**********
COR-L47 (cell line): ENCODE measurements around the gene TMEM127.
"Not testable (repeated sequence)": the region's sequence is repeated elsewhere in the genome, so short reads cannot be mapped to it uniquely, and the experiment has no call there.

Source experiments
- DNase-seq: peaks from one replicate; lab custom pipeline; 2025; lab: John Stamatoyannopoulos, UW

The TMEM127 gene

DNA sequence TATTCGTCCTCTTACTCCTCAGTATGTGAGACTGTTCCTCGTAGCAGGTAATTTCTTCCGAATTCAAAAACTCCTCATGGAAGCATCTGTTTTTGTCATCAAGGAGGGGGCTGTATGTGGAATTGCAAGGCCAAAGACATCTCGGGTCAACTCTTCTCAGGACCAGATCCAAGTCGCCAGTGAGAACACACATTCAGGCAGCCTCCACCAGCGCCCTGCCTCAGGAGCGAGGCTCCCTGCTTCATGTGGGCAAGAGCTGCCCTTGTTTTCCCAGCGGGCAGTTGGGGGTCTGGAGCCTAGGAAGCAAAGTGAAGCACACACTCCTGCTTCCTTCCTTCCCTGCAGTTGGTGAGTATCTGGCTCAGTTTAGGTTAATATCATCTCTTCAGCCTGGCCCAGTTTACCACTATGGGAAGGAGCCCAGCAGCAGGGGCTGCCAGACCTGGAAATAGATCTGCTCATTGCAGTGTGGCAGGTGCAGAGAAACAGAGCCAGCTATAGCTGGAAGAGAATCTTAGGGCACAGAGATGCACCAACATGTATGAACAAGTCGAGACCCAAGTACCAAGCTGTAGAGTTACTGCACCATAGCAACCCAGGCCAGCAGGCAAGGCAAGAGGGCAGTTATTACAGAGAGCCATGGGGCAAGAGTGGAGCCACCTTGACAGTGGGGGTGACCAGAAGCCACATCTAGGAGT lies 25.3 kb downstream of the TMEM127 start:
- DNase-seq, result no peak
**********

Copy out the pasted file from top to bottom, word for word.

COR-L47 (cell line): ENCODE measurements around the gene TMEM127.
"Not testable (repeated sequence)": the region's sequence is repeated elsewhere in the genome, so short reads cannot be mapped to it uniquely, and the experiment has no call there.

Source experiments
- DNase-seq: peaks from one replicate; lab custom pipeline; 2025; lab: John Stamatoyannopoulos, UW

The TMEM127 gene

DNA sequence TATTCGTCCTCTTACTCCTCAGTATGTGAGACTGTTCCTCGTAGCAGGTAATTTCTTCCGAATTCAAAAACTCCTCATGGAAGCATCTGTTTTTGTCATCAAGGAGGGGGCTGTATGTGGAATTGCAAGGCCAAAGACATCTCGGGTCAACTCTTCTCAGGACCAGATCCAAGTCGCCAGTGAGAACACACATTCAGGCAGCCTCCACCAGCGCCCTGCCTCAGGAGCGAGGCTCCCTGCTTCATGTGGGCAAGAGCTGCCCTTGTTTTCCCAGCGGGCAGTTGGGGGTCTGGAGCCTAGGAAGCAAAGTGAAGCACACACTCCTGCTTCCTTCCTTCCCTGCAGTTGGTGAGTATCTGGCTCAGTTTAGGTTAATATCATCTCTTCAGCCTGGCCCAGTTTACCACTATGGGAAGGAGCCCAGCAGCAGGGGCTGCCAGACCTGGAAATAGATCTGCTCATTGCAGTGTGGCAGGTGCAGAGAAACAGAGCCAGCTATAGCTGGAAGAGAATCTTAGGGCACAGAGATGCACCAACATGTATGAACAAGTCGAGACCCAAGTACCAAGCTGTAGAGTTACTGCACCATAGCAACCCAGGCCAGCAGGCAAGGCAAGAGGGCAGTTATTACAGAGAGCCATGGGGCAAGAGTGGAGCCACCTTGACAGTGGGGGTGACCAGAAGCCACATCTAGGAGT lies 25.3 kb downstream of the TMEM127 start:
- DNase-seq, result no peak